Special diet changes young epilepsy patient's life

OVERLAND PARK, Kan. - Doctors at Children's Mercy Hospital have given a little boy a new chance at life by changing what he eats.

Pediatric neurologists are still trying to figure out what causes childhood epilepsy, but are starting to rely more and more on food as their drug of choice instead of medicine to treat young epileptic patients. They said diet can entirely reverse a patients' prognosis.

It worked for Santiago Segura. He's not your average kid. Since he was 6 months old, he's been fighting for a normal life.

His mother, Bertha Guillen, said her 3-year-old boy functions more like a 12-month-old. He's still learning to fully walk, talk and process like a child his age because his first few years of life were overwhelmed with seizures.

Guillen said Santiago suffered through as many as 100 a day and the trauma on Santiago's body put other life functions on hold.

"It's heartbreaking," Guillen said. "Your child is seizing and you're sitting next to him and you can't do anything to make the seizures stop."

When medications did not work, Dr. Ahmed Abdelmoity did something that stopped the seizures nearly overnight.  He told Santiago's mother to limit the child's carbohydrates and increase his fat intake.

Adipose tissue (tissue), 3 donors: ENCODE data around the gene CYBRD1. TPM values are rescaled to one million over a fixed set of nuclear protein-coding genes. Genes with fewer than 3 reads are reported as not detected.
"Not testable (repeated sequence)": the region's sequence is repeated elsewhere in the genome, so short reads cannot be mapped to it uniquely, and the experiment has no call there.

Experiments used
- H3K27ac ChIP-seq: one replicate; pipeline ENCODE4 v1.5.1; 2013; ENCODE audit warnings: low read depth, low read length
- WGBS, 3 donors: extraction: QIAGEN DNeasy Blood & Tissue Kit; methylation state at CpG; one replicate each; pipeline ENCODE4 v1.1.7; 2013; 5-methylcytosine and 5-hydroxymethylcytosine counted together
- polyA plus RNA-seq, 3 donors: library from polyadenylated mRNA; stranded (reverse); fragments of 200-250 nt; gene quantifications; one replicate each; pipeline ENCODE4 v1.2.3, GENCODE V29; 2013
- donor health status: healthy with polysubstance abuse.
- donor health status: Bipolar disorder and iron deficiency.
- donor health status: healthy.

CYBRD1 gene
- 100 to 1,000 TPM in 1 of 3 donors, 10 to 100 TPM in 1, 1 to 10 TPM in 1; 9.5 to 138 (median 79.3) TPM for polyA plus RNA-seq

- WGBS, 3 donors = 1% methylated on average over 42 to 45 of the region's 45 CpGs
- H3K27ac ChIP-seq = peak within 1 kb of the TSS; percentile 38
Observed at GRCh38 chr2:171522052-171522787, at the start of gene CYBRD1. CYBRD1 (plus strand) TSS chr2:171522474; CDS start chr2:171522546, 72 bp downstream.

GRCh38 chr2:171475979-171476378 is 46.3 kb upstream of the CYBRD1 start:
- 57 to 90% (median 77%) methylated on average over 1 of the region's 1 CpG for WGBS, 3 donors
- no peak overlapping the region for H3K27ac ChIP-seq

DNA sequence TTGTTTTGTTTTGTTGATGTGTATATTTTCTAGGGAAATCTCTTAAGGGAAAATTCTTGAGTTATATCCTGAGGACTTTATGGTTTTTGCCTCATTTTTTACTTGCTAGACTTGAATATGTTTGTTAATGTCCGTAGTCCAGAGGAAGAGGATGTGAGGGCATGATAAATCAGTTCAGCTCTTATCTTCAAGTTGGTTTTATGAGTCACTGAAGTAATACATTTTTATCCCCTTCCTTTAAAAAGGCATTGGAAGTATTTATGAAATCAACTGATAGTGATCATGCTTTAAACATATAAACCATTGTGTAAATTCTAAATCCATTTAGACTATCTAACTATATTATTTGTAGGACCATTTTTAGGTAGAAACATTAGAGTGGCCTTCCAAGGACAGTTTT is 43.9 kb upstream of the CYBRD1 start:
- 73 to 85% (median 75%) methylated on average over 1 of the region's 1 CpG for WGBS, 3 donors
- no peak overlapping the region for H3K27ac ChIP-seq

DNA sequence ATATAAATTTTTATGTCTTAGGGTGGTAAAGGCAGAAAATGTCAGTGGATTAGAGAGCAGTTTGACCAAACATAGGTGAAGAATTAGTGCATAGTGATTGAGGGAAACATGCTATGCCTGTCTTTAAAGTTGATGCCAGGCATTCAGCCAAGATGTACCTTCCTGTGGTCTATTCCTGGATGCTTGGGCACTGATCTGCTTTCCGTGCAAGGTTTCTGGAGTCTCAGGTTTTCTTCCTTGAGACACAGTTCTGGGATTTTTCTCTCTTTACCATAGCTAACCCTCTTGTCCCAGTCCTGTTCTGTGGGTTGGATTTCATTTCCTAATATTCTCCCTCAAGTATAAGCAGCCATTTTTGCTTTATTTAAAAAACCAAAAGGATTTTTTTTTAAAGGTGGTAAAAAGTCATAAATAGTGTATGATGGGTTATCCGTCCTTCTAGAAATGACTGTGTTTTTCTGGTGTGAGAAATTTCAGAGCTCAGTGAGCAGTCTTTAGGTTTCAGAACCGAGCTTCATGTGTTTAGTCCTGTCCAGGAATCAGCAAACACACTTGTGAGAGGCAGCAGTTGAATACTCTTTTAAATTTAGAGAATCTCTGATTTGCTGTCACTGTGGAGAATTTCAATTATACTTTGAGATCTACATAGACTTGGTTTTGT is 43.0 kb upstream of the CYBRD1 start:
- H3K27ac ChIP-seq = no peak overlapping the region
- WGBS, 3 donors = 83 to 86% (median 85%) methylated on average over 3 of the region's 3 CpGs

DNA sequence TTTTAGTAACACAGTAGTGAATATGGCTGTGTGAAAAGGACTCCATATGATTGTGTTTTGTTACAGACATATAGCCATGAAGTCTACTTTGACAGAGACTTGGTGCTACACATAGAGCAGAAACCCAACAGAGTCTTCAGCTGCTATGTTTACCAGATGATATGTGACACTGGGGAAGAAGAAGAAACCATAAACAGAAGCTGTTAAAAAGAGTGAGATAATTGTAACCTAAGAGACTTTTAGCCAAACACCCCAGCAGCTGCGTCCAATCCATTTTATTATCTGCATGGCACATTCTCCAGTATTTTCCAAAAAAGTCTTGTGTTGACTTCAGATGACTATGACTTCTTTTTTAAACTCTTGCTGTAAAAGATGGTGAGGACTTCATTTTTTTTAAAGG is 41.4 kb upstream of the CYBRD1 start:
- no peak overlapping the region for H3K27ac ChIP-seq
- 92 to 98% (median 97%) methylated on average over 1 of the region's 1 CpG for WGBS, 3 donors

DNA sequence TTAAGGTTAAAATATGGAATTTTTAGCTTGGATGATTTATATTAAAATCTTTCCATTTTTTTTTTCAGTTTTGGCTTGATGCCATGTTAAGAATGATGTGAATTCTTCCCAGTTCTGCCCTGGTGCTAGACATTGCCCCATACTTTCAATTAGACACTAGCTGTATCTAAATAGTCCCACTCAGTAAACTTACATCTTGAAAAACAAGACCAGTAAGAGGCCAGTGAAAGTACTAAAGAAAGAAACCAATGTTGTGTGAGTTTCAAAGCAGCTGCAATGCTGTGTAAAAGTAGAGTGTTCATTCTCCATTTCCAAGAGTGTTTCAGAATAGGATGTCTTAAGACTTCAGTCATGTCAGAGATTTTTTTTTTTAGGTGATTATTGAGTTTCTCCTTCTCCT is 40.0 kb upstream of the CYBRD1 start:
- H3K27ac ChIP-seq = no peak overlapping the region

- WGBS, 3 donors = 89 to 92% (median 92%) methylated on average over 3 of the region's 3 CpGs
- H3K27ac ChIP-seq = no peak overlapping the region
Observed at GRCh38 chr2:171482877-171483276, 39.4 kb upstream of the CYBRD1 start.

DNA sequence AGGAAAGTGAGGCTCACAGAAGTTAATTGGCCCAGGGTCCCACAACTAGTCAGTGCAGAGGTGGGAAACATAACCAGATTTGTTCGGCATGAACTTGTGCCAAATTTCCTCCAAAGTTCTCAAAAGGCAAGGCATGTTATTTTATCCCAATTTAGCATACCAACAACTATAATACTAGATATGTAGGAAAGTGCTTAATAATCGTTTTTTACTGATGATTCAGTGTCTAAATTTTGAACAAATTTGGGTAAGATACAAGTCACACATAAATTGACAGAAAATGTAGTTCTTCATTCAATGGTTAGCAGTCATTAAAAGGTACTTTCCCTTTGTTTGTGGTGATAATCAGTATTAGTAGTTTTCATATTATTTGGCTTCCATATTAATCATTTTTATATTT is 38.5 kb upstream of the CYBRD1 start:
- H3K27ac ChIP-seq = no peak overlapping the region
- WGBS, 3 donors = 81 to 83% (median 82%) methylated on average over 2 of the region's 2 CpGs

She said she was willing to try anything.
"He doesn't drink milk but he does drink heavy creams and it's so high in fat," she said.

Within a week, Santiago's epileptic seizures went away.

Ketogenic diets have been around for years, but when patients don't respond to drugs, doctors turn to diet as a solution. Children's Mercy Hospital said more of their young epileptic patients are responding.

High proteins and high fats force the body to burn fat stores instead of carbs or glucose for energy.

"With this diet, we're removing the fuel that's being used to fuel a seizure," Lindsey Thompsen, a clinical nutritionist at Children's Mercy Hospital said.

"Tends to make the brain calmer from a seizure standpoint and also a better quality of life and makes patients feel happier and better academic success in school," Santiago's pediatric neurologist Dr. Ahmed Abdelmoity said.

The ketogenic diets are also being used on patients with other neurologic conditions like Alzheimer's and Multiple Sclerosis.

It has been more than a year since Santiago has had a seizure. The new diet created a new condition: smiles. His mother said she believes that's the real recipe of life.

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